Tuesday, August 9, 2022

Weed Killers, Maaaaaan

Anyone who has a yard, whether there's a garden present or not, has to deal with weeds. On our property, the driveway is long and gravel, so during the high growth months, nature tries to reclaim it for her own.

Because of the size of our property, we have a lawn service and they do have some serious chemical weed killers they can use. However, we don't want anything like that near our vegetable garden, so other solutions are necessary. 

The easiest but most time-consuming is pulling weeds as they appear in the garden. Less simple, much faster, but also somewhat less effective, is using weed-resistant fabric on top of the soil before planting. While it should be covered with a layer of mulch, weed-blocking fabric can also be used on its own, though it won't stop as many weeds, nor last as long, due to UV breakdown. We can usually get two years out of ours without mulch, and three to four with mulch.

(Speaking of mulch, it's available in natural wood and rubber forms, both shredded. Rubber lasts considerably longer, but isn't always best for food-bearing plants due to possible chemical contamination.)

You can also use layers of newspaper in the same way as weed blocking fabric. The concern here, like with rubber mulch, is with chemicals leaching into edible plants; many printers use soy-based ink, so there are safe (or at least, safer) alternatives. Newspaper will generally last one season at best.

For plants trying to get into the raised gardens from outside, I use a home-made weed killing spray:

  • 1 gallon of white vinegar
  • 1 cup of table salt
  • 1 tablespoon of liquid dishwashing soap

Mix these ingredients together and put in a sprayer. I use a large pump sprayer, but a simple spray bottle can work as well.

The vinegar and salt both work to dehydrate the plants, and the dish soap both helps them stick and reduces surface tension on the mixture so that it flows better.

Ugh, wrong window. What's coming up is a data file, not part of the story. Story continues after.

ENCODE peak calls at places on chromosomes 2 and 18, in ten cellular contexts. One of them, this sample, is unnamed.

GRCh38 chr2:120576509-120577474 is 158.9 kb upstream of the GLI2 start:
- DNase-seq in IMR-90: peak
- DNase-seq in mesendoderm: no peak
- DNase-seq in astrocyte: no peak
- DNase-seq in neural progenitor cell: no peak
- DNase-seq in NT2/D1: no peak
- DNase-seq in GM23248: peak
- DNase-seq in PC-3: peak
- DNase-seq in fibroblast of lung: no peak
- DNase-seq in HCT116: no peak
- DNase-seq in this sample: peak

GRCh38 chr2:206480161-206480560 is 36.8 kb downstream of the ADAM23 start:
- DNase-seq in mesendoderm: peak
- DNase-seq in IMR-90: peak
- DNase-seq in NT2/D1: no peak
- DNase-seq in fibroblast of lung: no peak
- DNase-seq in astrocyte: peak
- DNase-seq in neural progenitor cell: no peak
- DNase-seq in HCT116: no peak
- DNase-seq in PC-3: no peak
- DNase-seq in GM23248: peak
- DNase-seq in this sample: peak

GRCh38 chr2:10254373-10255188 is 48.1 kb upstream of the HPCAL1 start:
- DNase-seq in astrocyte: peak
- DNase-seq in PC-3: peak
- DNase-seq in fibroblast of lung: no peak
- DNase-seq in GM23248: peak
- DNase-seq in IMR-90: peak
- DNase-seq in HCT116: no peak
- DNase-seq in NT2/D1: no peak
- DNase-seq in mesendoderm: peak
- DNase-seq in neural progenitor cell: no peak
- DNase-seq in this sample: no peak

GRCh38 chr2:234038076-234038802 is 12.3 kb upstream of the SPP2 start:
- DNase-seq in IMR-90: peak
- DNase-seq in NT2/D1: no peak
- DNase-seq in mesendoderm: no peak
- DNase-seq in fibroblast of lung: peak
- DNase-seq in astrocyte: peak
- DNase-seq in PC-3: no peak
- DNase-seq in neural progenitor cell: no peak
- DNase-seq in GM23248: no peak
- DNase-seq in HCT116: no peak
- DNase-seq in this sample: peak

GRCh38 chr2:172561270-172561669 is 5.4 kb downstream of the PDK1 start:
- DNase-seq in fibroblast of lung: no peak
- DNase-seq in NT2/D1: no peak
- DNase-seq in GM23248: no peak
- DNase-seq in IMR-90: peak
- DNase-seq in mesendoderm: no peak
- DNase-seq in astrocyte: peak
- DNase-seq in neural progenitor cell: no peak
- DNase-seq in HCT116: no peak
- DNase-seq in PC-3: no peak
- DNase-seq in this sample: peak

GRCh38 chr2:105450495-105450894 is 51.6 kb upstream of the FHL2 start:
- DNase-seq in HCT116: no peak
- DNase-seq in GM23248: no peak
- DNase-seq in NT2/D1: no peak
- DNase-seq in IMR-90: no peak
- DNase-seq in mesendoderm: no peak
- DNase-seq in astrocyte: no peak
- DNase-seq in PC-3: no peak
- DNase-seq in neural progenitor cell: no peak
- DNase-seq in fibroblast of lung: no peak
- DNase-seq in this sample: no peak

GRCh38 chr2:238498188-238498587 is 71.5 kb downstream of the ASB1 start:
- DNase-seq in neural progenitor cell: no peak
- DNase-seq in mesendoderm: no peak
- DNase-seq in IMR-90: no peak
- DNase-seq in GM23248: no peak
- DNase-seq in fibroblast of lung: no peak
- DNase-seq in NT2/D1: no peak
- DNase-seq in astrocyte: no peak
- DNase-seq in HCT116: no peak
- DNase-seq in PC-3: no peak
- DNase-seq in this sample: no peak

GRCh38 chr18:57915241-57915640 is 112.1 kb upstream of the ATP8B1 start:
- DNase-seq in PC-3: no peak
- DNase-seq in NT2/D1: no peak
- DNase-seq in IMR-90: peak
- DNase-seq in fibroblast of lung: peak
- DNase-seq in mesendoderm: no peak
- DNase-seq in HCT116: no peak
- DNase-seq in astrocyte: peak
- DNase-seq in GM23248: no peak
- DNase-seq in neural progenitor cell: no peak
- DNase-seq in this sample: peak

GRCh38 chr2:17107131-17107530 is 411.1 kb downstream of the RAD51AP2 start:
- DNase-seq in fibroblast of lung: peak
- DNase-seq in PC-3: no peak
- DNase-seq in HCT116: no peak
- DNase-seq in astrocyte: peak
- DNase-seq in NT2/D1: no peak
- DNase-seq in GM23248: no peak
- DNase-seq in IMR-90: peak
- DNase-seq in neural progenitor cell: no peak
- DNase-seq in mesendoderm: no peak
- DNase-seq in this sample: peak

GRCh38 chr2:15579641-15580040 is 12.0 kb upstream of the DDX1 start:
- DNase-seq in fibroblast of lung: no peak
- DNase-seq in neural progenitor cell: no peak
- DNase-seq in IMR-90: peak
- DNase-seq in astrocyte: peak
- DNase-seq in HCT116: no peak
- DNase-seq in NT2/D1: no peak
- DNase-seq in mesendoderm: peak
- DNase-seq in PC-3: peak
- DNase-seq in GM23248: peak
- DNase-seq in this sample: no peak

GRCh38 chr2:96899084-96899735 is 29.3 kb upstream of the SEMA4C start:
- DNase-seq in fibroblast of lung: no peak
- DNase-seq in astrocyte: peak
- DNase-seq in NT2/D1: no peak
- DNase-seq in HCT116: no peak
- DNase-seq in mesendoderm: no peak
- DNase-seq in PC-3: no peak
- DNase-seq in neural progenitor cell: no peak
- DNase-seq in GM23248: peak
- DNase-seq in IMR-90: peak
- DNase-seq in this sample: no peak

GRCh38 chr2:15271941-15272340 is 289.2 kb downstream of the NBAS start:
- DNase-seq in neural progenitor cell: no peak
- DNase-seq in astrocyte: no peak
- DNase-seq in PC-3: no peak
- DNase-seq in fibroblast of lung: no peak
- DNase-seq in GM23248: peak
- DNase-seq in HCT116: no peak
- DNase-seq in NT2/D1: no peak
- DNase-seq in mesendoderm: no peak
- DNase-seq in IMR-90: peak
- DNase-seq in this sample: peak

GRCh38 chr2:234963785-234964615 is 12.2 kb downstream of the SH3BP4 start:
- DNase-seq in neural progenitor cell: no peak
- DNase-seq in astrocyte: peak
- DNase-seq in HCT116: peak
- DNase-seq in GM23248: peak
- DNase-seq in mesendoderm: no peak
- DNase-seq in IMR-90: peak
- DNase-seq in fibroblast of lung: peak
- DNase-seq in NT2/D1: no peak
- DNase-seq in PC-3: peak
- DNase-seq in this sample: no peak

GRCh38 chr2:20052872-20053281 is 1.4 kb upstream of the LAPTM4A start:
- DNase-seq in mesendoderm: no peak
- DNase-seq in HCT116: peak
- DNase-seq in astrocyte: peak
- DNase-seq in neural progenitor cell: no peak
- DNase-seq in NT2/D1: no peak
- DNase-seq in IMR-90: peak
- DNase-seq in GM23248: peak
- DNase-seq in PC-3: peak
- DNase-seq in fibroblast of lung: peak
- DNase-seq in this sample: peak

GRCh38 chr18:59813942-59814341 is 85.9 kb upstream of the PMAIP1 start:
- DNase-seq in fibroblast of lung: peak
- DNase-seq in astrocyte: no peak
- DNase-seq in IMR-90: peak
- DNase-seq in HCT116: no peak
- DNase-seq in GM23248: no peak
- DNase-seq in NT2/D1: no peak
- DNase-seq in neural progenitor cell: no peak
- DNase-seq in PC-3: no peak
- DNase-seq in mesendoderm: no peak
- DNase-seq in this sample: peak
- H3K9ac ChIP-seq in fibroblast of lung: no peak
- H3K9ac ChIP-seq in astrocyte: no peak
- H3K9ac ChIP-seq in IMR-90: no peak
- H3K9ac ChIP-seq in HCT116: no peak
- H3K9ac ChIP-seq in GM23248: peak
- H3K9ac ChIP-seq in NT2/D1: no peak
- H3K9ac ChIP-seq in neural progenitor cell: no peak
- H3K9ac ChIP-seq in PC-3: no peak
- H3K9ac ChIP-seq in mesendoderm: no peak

For smaller applications, a mixture of one quart of water per two tablespoons of 91% rubbing alcohol sprayed directly on the plant can be effective. It works to kill plants pretty much the same way, by dehydrating them.

For both of these compounds, the best application time is early on a sunny day. Be very careful not to get any inside the garden area, as these concoctions will damage or kill any plant with which it comes in contact!

If you are fighting weeds with deeper roots, one of the simplest methods is just pouring boiling water onto the plant. Use enough to saturate the soil and burn the roots.

Speaking of burning, the classic propane weed burner can also work well. Two things to keep in mind:
  1. The charred remains of burned plants can make for excellent fertilizer, nourishing any follow-on plants, so quick follow-up will be necessary to prevent rapid regrowth.
  2. Never, ever, ever use this method on something like poison ivy. The itching and blistering on our skin is bad enough; it's much worse if it gets into our lungs.

Hopefully, these options will help the gardeners among our readers keep those pesky weeds at bay without risking their health or the health of their produce.

Good luck, and good harvest.

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